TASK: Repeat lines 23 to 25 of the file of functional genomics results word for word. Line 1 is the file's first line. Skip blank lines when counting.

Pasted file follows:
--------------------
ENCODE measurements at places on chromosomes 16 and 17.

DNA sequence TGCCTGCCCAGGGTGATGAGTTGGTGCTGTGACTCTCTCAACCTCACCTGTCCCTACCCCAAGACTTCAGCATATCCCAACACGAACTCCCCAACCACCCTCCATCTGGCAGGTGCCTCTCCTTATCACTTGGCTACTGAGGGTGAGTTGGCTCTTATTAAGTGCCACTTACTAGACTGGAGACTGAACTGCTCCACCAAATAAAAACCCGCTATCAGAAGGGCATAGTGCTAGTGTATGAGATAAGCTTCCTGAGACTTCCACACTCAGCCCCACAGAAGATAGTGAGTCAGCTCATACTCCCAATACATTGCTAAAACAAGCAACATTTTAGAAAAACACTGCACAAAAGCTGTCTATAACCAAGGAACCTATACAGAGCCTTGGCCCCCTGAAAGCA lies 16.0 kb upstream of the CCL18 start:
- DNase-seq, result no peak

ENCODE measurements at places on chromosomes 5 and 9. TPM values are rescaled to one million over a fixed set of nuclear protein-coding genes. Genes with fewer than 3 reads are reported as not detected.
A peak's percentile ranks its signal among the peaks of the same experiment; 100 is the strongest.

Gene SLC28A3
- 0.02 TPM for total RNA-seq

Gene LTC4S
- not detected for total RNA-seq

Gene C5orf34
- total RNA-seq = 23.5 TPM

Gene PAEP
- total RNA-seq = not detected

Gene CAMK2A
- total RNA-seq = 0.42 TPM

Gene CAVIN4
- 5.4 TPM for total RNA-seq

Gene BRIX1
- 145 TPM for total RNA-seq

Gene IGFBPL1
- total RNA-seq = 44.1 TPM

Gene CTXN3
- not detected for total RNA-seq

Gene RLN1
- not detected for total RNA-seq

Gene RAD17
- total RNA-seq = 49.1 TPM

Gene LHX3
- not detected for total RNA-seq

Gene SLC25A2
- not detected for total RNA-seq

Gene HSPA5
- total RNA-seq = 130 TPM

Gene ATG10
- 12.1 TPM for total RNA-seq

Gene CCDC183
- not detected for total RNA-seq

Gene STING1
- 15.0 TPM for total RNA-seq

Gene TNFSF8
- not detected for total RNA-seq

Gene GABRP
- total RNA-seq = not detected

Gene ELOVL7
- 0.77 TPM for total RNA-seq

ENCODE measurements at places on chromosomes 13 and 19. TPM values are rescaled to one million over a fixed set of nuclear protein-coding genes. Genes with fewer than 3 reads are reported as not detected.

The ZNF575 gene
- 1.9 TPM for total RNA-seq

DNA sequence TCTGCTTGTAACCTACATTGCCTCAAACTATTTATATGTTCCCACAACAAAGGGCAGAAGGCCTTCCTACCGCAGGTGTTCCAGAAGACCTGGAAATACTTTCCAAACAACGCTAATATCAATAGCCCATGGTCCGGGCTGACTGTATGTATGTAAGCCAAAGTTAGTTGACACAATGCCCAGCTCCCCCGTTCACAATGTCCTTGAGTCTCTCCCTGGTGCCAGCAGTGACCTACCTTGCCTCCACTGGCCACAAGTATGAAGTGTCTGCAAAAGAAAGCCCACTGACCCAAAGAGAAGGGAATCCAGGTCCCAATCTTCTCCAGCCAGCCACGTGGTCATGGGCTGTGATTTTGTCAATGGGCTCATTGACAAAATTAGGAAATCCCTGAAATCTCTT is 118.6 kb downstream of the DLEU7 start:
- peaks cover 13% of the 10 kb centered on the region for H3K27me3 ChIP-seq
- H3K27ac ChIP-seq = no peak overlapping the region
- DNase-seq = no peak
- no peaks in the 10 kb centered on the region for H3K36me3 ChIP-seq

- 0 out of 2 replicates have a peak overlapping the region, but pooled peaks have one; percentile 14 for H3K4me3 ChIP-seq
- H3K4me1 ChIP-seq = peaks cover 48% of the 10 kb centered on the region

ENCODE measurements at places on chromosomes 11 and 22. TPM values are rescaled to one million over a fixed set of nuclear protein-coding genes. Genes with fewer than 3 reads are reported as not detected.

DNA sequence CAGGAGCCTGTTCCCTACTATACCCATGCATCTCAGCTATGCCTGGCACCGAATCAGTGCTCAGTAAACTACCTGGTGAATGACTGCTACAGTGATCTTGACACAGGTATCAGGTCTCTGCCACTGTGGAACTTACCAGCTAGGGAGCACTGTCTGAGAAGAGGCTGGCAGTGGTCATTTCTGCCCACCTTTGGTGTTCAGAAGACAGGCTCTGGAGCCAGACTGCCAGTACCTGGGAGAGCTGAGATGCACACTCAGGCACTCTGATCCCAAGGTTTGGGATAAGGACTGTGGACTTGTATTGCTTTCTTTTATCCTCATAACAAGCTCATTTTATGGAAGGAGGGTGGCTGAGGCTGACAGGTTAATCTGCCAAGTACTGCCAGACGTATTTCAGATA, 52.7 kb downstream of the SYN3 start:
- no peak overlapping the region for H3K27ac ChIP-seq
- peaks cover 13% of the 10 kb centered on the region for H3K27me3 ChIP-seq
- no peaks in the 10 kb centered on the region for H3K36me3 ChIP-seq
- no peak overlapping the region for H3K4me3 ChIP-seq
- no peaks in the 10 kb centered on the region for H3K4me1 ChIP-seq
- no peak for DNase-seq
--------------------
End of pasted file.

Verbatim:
- not detected for total RNA-seq

Gene RLN1
- not detected for total RNA-seq